[6] I draw here on the paper by French and Simpson in Human Relations on The ‘work group’: Redressing the balance in Bion’s Experiences in Groups; and on Grotstein’s A Beam of Intense Darkness in speaking of the importance of the quest for truth in Bion.
[7] One way of understanding power therefore (in the sense of power corrupting) is this ability to defer and/or repress consideration of other organisations of meaning, in which demands from the environment are assumed to be organised in a way that is symmetric to its own organisation (for example, see asymmetric demand on this).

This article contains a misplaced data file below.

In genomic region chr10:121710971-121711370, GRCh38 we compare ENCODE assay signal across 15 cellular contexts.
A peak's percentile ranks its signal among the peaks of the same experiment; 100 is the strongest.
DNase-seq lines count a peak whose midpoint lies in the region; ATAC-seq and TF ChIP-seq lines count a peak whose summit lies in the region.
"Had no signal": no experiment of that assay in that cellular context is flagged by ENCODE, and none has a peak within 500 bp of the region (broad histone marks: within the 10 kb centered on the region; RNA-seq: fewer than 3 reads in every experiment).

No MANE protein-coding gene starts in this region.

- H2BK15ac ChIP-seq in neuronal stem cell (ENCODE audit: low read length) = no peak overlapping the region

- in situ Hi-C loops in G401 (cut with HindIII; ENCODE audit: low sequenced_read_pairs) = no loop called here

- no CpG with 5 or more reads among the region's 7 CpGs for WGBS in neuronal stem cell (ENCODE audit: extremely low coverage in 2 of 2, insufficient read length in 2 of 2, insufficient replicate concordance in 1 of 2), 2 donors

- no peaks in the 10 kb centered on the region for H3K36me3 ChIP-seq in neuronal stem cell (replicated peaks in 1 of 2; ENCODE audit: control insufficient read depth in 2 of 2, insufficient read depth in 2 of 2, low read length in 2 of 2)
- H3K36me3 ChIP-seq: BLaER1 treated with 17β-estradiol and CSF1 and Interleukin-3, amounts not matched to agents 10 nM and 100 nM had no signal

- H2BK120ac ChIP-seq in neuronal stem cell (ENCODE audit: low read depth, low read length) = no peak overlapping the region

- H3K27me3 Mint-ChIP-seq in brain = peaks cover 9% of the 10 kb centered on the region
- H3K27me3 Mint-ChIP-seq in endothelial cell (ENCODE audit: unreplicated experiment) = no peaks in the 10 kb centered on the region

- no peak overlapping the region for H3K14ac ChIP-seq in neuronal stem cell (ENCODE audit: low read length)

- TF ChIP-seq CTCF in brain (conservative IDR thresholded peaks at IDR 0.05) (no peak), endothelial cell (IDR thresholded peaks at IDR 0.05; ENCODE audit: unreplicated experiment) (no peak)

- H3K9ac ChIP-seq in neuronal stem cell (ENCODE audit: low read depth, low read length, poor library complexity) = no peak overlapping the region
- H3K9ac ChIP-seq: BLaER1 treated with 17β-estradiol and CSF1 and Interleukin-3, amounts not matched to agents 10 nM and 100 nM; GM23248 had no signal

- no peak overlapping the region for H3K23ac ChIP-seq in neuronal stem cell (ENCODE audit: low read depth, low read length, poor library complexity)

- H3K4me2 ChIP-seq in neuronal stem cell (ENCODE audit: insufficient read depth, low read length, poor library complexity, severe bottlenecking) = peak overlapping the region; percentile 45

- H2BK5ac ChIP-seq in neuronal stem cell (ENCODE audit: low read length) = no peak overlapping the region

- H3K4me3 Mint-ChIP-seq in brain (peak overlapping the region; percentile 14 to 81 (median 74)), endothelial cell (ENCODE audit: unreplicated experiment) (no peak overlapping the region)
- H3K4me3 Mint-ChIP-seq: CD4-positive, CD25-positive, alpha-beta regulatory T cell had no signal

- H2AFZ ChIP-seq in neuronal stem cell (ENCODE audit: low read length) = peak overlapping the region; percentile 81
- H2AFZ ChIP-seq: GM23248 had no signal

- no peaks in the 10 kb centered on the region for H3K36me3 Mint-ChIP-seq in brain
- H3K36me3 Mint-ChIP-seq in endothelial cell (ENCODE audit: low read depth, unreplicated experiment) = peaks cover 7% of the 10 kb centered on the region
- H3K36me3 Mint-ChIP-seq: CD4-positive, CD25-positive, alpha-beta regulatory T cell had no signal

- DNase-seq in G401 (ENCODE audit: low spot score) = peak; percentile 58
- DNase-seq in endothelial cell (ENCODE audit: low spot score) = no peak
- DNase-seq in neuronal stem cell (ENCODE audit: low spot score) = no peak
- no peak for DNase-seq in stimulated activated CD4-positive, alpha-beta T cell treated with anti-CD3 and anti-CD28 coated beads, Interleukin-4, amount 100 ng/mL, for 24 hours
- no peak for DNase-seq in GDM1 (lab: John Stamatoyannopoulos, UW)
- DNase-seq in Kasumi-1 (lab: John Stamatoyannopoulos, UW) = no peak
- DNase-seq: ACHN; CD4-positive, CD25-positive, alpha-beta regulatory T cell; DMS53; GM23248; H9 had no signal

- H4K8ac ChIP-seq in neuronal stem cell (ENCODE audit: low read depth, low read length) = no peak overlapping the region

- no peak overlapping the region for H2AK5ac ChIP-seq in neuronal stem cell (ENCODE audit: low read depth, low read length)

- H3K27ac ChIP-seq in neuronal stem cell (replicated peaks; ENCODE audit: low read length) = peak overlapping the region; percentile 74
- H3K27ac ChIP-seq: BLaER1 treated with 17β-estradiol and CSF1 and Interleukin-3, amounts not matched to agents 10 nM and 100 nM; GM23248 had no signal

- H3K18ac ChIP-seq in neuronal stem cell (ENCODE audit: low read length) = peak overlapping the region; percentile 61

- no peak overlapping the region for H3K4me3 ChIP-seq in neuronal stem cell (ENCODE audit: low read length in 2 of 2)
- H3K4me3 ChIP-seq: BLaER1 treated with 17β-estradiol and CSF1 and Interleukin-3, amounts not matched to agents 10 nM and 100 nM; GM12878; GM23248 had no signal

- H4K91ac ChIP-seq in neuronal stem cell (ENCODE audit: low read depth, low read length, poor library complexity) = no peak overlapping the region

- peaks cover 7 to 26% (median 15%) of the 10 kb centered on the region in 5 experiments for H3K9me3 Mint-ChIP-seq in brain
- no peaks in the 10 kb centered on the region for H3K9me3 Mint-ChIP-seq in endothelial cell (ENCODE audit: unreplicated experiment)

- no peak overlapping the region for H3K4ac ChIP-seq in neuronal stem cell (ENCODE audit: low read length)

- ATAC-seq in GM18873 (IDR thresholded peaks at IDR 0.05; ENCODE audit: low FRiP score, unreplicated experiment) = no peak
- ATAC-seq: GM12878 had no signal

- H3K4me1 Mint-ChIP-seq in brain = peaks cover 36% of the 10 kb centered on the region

[8] I quote from James Krantz writing about Social Defenses and 21st Century Organizations, in which he speaks about how “the wellsprings of psychotic anxiety in organizations are being intensified by the rapid breakdown of containing structures in both the social and organizational worlds”.
[9] I enlarge on this in Freud’s third identification and in distinguishing the Kleinian object and the Lacanian symptom.
[10] Some of the practices that flow from this within ecosystems are ‘asymmetric leadership’, the pursuit of ‘multi-sided demands’, ‘edge-driven’ ways of working, and ‘triple-loop’ learning processes.  Some of the evidence for their emergence is to be found in “The Twitter Revolution: how the internet has changed us“.